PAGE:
Monday, April 9, 2012


Nobody understands or appreciates a meal in a restaurant quite like industry professionals. We spend all of our time doing everything in our power to ensure that guests enjoy their experiences in our establishments. We work hard. And on the rare occasion that we get to dine out we don't want to be a problem for the staff members of the restaurants we choose to dine at. We've been there, we just want simple, good food, and a few drinks, and to make things as easy as possible for the servers and the kitchen staff.

Last night I went to The Publican in Chicago with my co-worker, Toby, expecting a simple, quiet, delicious meal, some good conversation, and some excellent beer. Toby had never been before, and being a fellow pork-a-phile I wanted to bring him here. What started as a casual dinner quickly transformed into a life-changing experience, and arguably the most memorable meal of my life.

Stephanie, our amazing server, greeted us at the bar and helped us make a few beer selections to start out. The beer menu is HUGE. We asked her what she liked to drink, and she responded "I drink professionally," in a "You can't handle what I drink" tone. We told her we understood and that we were cooks, implying that we are serious drinkers as well. She immediately perked up and made some excellent selections for us.

Then came the time to order. Toby and I are not picky eaters, and as cooks, were on a pretty tight budget. Stephanie could tell that we were just kind of closing our eyes and pointing at a few dishes, due to the fact that everything seemed so good. Most of what we ordered came, and Stephanie cleverly replaced a dish or two with ones that she felt we absolutely had to have. The dishes that we didn't actually order were without a doubt the highlights of the meal. The rilletes with strawberry jam, the shrimp with nettle puree, and the absolutely killer duck breast with currants and peanuts were the stars of a meal in which everything we ate we enjoyed thoroughly.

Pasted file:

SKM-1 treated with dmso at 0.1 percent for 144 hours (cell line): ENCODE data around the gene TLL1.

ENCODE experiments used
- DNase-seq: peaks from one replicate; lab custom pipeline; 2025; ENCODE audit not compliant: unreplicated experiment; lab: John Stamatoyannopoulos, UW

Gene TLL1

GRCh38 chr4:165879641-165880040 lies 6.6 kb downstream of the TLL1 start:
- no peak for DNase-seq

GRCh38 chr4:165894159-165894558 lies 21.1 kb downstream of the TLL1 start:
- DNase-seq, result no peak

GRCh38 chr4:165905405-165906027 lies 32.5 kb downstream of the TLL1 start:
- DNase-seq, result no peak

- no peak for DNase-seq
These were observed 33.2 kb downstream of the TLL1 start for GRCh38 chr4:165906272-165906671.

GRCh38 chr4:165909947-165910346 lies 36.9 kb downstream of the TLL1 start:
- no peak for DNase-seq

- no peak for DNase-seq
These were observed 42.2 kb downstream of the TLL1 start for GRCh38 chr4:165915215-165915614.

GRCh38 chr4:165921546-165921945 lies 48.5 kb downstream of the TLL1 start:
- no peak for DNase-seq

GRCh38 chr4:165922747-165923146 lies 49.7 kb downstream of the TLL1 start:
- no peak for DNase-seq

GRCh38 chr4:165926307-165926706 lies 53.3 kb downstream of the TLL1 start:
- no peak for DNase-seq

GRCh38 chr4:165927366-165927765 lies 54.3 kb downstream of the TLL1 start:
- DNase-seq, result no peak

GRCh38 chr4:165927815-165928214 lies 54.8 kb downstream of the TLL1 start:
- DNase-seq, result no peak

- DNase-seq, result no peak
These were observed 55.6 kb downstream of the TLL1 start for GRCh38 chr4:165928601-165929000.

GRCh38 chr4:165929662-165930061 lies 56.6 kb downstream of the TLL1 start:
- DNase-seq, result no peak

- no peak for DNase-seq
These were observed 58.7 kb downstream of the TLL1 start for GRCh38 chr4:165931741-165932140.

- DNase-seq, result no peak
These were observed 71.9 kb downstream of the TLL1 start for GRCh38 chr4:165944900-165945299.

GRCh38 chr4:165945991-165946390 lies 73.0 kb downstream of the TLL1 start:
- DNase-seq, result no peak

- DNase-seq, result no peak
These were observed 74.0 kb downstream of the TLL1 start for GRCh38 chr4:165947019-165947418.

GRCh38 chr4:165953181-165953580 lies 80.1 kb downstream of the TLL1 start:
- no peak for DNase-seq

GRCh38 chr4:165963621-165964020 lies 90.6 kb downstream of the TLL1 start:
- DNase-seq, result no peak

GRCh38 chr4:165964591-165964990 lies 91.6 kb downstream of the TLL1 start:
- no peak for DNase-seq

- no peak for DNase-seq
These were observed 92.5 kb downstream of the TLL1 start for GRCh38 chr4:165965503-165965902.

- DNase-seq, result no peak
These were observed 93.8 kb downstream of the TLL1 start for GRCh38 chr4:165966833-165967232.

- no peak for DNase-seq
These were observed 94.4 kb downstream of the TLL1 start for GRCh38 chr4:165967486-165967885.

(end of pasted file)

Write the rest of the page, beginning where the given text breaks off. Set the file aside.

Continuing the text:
The exact details of the meal itself are a little fuzzy because Stephanie was absolutely killing the beer pairings!

The shrimp with nettle puree, to die for. I need more shrimp heads in my life. Every time I wiped my face after that dish, the scent of shrimp brains on my napkin brought a shit-eating grin to my face.

I learned more about beer in a casual two hour dinner than I had learned in a six hour beer lecture in culinary school. Stephanie was extremely generous and poured us a taste of anything we had questions about. When she suggested a 20 dollar bottle of barrel aged JW Lees Harvest Ale, to pair with the duck breast, we figured we had to do it. We had learned already that Stephanie knew what she was doing. And she was adamant that we needed this beer. She went into depth explaining the process behind the beer, the makers, etc. The plate of duck had been sitting for several minutes between myself and Toby, but we were so intrigued by the beer and the lesson that we had completely forgotten about it. When Stephanie was finished we looked down at the duck and eagerly dug in. The peanut butter and jelly like combo of the currants and the roasted peanuts was perfect with the beer. And the duck, despite having sat for a long time at the table, still had perfectly crisp skin, was perfectly cooked and flavorful. Without a doubt the best duck I've ever had in my life. And to think we didn't even order it! My life would be incomplete without that duck breast.

A perfect waffle topped with peanut brittle, hot fudge, and maple ice cream was the ideal dessert to end the meal. I was extremely sad when it was time to leave. But walking out the door, both of us felt like kings. We felt like we were part of the Publican family for a few hours, and it was incredible.